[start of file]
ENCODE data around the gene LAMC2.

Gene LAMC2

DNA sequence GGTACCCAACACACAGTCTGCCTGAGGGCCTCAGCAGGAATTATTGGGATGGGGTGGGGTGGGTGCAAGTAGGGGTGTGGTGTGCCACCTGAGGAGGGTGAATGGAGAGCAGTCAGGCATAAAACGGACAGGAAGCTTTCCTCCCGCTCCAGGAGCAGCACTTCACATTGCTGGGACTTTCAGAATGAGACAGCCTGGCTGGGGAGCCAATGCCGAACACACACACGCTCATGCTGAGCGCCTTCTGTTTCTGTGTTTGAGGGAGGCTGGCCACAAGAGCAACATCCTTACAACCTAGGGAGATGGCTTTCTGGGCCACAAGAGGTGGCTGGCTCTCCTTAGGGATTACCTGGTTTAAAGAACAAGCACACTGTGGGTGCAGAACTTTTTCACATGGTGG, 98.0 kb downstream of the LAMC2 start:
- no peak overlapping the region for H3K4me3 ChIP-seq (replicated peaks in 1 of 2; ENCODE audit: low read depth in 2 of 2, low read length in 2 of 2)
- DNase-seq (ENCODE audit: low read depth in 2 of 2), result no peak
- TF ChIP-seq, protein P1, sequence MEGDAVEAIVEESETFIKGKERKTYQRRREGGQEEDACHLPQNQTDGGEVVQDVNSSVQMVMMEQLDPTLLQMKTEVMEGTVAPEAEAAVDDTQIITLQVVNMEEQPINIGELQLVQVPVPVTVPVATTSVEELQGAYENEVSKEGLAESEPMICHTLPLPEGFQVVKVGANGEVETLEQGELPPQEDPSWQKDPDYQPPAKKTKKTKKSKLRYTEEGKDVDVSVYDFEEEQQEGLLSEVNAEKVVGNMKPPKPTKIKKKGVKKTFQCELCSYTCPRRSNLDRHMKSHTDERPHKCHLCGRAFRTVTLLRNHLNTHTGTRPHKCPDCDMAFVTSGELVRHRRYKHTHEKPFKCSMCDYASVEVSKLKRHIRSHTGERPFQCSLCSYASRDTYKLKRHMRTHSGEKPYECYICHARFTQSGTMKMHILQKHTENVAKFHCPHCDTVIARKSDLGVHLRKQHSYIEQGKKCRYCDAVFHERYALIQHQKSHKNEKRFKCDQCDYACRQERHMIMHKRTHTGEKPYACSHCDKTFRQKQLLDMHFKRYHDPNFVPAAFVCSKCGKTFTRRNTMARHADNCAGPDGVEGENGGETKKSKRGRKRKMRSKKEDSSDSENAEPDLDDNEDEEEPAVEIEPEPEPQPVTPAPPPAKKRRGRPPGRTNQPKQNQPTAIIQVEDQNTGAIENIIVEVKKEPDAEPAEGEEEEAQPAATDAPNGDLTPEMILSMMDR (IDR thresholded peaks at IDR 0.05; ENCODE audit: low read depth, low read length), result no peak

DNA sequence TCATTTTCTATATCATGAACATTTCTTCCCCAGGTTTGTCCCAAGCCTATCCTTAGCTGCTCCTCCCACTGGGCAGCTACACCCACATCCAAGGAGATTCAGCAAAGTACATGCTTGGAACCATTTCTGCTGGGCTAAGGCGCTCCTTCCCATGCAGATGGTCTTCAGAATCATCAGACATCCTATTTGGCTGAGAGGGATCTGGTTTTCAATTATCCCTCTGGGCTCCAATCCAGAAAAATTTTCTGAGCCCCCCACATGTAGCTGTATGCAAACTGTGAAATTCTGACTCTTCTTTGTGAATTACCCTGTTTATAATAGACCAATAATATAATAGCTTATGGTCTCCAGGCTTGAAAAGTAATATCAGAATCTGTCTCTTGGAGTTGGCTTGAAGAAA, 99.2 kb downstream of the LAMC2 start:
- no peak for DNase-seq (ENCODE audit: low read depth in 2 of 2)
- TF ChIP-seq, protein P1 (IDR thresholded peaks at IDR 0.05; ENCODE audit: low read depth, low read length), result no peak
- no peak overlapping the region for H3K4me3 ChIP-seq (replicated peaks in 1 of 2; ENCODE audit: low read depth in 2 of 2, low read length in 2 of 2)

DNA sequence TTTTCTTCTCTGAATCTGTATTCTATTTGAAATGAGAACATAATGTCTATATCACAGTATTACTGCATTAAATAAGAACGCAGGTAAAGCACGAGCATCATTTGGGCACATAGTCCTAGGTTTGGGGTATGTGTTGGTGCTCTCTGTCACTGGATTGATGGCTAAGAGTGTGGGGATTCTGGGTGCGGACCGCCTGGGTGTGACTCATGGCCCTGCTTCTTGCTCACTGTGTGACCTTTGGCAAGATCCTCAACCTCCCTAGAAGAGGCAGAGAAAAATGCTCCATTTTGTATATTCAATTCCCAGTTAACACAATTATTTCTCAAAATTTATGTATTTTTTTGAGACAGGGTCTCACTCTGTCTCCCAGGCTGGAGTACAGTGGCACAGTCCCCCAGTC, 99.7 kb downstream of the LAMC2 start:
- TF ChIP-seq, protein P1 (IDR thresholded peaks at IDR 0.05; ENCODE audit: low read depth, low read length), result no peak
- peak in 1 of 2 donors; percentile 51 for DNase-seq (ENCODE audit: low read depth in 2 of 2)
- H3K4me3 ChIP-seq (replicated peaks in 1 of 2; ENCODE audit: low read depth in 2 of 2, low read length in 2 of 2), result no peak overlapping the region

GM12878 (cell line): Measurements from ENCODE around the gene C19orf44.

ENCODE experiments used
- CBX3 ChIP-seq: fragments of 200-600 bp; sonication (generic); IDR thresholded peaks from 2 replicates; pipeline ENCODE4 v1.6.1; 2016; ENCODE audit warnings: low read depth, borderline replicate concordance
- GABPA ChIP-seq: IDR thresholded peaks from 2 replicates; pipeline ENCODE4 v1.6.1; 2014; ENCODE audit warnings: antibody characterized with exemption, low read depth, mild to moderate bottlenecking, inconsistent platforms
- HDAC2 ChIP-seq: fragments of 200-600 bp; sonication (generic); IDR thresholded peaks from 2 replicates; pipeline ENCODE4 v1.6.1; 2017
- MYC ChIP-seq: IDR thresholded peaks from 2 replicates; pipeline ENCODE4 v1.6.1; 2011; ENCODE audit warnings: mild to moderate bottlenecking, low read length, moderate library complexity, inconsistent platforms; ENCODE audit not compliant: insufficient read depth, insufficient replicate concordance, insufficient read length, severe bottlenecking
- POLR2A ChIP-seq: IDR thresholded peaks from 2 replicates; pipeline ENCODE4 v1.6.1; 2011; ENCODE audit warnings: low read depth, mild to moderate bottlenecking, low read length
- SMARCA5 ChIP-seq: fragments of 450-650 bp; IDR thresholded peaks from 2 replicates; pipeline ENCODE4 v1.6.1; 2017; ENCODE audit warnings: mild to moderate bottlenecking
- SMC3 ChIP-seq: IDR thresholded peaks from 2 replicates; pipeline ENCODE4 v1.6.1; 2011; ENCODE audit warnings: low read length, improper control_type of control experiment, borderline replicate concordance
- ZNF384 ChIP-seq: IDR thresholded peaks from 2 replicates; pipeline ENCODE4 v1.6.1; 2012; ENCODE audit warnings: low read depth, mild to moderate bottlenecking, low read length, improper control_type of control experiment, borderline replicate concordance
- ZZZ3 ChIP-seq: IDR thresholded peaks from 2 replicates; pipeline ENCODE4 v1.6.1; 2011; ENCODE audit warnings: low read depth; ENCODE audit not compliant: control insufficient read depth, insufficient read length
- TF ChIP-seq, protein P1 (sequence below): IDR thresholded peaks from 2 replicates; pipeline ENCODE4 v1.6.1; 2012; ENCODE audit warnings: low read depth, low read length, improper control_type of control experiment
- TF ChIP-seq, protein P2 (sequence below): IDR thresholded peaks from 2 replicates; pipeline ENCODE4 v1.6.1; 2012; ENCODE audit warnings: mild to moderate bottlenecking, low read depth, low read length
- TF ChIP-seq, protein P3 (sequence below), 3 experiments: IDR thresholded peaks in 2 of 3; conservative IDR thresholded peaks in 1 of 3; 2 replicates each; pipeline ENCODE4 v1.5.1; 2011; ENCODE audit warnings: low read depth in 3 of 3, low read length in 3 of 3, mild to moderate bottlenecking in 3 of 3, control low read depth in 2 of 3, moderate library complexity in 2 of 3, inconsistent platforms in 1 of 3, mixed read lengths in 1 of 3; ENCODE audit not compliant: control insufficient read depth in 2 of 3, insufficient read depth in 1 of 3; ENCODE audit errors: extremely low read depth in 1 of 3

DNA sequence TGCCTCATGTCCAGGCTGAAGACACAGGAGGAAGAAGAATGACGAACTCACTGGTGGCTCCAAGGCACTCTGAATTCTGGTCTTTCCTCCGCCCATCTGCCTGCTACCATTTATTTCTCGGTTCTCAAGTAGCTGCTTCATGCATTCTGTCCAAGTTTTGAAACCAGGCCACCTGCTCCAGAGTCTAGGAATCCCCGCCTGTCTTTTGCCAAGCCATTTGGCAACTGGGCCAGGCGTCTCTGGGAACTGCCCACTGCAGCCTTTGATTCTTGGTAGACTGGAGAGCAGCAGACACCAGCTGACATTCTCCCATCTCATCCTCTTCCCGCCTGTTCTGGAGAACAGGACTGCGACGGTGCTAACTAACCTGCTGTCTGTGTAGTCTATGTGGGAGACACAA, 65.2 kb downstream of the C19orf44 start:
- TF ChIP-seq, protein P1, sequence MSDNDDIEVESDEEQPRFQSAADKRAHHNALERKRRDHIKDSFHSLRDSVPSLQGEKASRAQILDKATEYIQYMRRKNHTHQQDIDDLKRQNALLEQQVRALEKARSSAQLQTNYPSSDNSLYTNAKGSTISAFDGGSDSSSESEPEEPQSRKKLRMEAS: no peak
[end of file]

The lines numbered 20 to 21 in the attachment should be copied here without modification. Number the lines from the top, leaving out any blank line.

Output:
- MYC ChIP-seq: IDR thresholded peaks from 2 replicates; pipeline ENCODE4 v1.6.1; 2011; ENCODE audit warnings: mild to moderate bottlenecking, low read length, moderate library complexity, inconsistent platforms; ENCODE audit not compliant: insufficient read depth, insufficient replicate concordance, insufficient read length, severe bottlenecking
- POLR2A ChIP-seq: IDR thresholded peaks from 2 replicates; pipeline ENCODE4 v1.6.1; 2011; ENCODE audit warnings: low read depth, mild to moderate bottlenecking, low read length